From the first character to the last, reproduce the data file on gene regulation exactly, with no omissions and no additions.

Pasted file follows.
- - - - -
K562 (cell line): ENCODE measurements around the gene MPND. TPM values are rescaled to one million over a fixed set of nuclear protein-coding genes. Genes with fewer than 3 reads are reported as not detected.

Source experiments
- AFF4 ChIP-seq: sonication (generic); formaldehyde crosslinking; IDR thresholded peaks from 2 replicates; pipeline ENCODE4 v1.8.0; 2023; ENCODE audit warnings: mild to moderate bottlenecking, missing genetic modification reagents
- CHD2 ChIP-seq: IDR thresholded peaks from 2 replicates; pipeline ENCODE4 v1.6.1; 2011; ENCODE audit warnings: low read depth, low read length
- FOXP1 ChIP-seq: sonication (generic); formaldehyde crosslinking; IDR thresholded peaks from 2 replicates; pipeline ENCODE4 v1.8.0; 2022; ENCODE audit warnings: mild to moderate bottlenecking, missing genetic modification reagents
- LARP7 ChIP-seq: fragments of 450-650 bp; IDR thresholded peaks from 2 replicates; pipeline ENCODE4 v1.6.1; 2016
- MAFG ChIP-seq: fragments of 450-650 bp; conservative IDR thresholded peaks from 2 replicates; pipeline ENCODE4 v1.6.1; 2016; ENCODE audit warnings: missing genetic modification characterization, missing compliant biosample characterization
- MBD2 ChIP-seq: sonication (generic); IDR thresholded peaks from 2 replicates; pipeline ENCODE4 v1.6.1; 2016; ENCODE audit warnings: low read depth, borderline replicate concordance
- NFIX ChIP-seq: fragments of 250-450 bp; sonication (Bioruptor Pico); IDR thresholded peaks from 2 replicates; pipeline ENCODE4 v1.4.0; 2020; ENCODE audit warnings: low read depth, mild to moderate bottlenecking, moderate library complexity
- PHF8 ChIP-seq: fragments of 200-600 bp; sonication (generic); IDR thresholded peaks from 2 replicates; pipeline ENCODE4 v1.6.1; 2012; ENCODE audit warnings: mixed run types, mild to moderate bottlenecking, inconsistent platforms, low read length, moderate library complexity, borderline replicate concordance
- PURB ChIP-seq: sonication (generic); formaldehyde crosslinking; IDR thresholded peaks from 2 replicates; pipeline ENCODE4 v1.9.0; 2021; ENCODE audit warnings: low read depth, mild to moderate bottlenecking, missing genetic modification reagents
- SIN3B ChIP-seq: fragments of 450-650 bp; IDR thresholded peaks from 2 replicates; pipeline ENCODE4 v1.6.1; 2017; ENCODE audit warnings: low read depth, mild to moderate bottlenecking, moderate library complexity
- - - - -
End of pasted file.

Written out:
K562 (cell line): ENCODE measurements around the gene MPND. TPM values are rescaled to one million over a fixed set of nuclear protein-coding genes. Genes with fewer than 3 reads are reported as not detected.

Source experiments
- AFF4 ChIP-seq: sonication (generic); formaldehyde crosslinking; IDR thresholded peaks from 2 replicates; pipeline ENCODE4 v1.8.0; 2023; ENCODE audit warnings: mild to moderate bottlenecking, missing genetic modification reagents
- CHD2 ChIP-seq: IDR thresholded peaks from 2 replicates; pipeline ENCODE4 v1.6.1; 2011; ENCODE audit warnings: low read depth, low read length
- FOXP1 ChIP-seq: sonication (generic); formaldehyde crosslinking; IDR thresholded peaks from 2 replicates; pipeline ENCODE4 v1.8.0; 2022; ENCODE audit warnings: mild to moderate bottlenecking, missing genetic modification reagents
- LARP7 ChIP-seq: fragments of 450-650 bp; IDR thresholded peaks from 2 replicates; pipeline ENCODE4 v1.6.1; 2016
- MAFG ChIP-seq: fragments of 450-650 bp; conservative IDR thresholded peaks from 2 replicates; pipeline ENCODE4 v1.6.1; 2016; ENCODE audit warnings: missing genetic modification characterization, missing compliant biosample characterization
- MBD2 ChIP-seq: sonication (generic); IDR thresholded peaks from 2 replicates; pipeline ENCODE4 v1.6.1; 2016; ENCODE audit warnings: low read depth, borderline replicate concordance
- NFIX ChIP-seq: fragments of 250-450 bp; sonication (Bioruptor Pico); IDR thresholded peaks from 2 replicates; pipeline ENCODE4 v1.4.0; 2020; ENCODE audit warnings: low read depth, mild to moderate bottlenecking, moderate library complexity
- PHF8 ChIP-seq: fragments of 200-600 bp; sonication (generic); IDR thresholded peaks from 2 replicates; pipeline ENCODE4 v1.6.1; 2012; ENCODE audit warnings: mixed run types, mild to moderate bottlenecking, inconsistent platforms, low read length, moderate library complexity, borderline replicate concordance
- PURB ChIP-seq: sonication (generic); formaldehyde crosslinking; IDR thresholded peaks from 2 replicates; pipeline ENCODE4 v1.9.0; 2021; ENCODE audit warnings: low read depth, mild to moderate bottlenecking, missing genetic modification reagents
- SIN3B ChIP-seq: fragments of 450-650 bp; IDR thresholded peaks from 2 replicates; pipeline ENCODE4 v1.6.1; 2017; ENCODE audit warnings: low read depth, mild to moderate bottlenecking, moderate library complexity